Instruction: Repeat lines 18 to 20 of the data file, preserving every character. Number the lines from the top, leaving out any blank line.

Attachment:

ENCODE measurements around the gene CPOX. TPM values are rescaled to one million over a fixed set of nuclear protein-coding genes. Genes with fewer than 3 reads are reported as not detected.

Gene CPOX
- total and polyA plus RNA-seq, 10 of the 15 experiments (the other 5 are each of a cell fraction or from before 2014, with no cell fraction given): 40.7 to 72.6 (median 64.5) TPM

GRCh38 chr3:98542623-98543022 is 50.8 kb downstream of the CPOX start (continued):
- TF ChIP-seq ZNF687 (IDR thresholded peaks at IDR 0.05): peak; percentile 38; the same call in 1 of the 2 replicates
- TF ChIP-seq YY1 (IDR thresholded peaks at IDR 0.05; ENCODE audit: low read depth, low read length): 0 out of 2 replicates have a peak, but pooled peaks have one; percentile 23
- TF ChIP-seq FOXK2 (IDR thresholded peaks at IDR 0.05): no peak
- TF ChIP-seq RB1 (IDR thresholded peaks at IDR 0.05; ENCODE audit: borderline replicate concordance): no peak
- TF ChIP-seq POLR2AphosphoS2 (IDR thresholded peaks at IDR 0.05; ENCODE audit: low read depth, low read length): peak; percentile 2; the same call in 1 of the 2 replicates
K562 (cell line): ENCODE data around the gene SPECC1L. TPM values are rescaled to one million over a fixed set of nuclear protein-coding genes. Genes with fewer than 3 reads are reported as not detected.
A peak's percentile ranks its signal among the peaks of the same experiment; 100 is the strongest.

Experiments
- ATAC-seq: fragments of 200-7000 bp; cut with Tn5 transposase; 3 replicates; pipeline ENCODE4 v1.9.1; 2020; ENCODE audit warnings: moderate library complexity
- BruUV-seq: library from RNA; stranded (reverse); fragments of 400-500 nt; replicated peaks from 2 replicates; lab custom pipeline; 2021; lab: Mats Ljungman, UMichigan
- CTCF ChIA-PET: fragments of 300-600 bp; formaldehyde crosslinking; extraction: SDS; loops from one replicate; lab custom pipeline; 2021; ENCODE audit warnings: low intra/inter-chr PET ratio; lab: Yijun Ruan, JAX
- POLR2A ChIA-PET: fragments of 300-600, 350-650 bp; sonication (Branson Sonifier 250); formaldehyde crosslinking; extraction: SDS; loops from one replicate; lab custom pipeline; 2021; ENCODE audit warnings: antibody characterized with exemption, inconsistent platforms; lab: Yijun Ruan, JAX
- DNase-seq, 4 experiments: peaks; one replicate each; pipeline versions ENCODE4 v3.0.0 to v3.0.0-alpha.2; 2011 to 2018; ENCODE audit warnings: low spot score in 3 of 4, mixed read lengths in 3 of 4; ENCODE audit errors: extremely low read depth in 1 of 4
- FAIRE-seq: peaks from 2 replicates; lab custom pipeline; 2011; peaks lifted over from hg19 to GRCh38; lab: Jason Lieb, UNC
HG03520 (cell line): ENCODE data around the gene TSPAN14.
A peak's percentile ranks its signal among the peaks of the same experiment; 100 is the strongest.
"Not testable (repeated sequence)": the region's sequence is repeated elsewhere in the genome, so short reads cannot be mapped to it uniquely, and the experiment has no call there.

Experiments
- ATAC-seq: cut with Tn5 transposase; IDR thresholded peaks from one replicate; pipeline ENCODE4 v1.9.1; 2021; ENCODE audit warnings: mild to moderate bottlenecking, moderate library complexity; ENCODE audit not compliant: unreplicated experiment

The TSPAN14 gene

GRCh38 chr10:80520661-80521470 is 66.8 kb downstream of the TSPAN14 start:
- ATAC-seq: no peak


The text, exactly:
- FAIRE-seq: peaks from 2 replicates; lab custom pipeline; 2011; peaks lifted over from hg19 to GRCh38; lab: Jason Lieb, UNC
HG03520 (cell line): ENCODE data around the gene TSPAN14.
A peak's percentile ranks its signal among the peaks of the same experiment; 100 is the strongest.